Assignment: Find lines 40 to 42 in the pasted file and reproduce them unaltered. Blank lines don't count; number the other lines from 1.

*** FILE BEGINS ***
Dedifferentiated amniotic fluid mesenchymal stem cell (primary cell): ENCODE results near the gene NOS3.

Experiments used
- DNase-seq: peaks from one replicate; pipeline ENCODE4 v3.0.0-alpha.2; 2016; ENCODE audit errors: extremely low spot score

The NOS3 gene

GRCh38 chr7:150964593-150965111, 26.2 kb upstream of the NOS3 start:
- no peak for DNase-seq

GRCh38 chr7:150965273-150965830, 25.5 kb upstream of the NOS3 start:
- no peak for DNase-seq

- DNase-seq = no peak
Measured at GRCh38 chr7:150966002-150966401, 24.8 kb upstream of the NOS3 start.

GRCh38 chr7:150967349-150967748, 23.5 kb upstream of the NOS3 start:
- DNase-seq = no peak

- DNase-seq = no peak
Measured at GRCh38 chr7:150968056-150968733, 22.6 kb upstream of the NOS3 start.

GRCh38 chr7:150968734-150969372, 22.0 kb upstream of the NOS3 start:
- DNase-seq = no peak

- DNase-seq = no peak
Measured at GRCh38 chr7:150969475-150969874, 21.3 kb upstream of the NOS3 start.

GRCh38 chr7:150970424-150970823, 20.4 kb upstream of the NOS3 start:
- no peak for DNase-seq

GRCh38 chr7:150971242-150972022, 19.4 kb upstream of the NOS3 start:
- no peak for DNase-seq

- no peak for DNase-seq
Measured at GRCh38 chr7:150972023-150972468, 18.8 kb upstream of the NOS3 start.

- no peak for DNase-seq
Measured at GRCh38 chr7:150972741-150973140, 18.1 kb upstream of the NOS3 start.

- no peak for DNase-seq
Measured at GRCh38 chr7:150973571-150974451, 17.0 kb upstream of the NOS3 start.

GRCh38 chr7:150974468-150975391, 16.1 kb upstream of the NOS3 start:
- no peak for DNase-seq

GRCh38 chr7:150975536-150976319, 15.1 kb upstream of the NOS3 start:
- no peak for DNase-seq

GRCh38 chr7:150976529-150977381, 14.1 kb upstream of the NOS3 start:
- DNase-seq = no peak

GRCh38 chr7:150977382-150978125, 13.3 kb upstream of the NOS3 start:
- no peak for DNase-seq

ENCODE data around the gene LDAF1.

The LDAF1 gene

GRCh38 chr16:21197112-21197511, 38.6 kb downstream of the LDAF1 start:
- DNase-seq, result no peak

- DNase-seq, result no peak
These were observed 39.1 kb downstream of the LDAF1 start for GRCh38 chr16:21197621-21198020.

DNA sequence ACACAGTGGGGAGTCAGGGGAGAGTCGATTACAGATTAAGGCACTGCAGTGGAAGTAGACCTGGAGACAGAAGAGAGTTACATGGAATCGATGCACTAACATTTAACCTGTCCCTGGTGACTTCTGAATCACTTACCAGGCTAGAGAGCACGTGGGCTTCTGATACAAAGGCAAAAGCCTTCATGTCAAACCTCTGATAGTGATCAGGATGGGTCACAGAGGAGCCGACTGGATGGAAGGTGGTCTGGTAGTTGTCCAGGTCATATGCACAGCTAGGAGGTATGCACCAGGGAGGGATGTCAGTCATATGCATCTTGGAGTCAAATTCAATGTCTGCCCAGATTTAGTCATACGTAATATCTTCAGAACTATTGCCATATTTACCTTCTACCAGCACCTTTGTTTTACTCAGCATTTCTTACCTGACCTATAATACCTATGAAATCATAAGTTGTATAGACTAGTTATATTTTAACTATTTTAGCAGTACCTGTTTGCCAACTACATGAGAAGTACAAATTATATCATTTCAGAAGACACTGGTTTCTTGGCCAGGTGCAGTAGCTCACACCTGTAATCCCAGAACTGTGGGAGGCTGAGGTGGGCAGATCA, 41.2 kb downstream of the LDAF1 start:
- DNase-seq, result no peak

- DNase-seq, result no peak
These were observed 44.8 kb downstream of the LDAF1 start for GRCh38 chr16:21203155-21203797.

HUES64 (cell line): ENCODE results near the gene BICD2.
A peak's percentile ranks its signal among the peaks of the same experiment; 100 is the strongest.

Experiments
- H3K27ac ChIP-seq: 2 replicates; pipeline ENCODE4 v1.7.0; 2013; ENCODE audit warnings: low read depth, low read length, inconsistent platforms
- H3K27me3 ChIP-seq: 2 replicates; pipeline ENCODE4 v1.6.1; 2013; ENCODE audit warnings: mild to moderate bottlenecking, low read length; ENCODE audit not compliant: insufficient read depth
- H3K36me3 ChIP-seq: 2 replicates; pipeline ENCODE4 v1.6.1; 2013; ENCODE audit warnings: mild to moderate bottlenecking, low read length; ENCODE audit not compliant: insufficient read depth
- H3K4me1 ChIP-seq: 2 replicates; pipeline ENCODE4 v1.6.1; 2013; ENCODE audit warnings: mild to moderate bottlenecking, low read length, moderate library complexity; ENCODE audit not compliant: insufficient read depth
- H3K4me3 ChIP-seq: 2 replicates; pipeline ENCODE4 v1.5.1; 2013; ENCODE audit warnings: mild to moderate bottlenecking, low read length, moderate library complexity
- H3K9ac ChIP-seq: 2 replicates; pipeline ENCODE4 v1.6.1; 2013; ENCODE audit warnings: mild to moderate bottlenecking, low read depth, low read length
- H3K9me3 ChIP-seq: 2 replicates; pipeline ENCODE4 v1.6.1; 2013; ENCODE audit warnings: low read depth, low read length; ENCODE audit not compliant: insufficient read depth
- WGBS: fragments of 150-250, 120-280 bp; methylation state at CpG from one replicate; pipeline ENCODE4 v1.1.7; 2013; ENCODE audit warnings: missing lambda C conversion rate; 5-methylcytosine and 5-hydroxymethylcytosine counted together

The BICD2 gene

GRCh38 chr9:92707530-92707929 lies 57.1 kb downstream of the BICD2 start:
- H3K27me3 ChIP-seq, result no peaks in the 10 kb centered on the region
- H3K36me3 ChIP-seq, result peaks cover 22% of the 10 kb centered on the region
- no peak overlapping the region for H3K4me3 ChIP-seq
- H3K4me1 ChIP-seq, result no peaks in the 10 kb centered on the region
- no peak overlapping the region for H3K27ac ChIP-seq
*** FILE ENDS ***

- DNase-seq, result no peak

- DNase-seq, result no peak
These were observed 39.1 kb downstream of the LDAF1 start for GRCh38 chr16:21197621-21198020.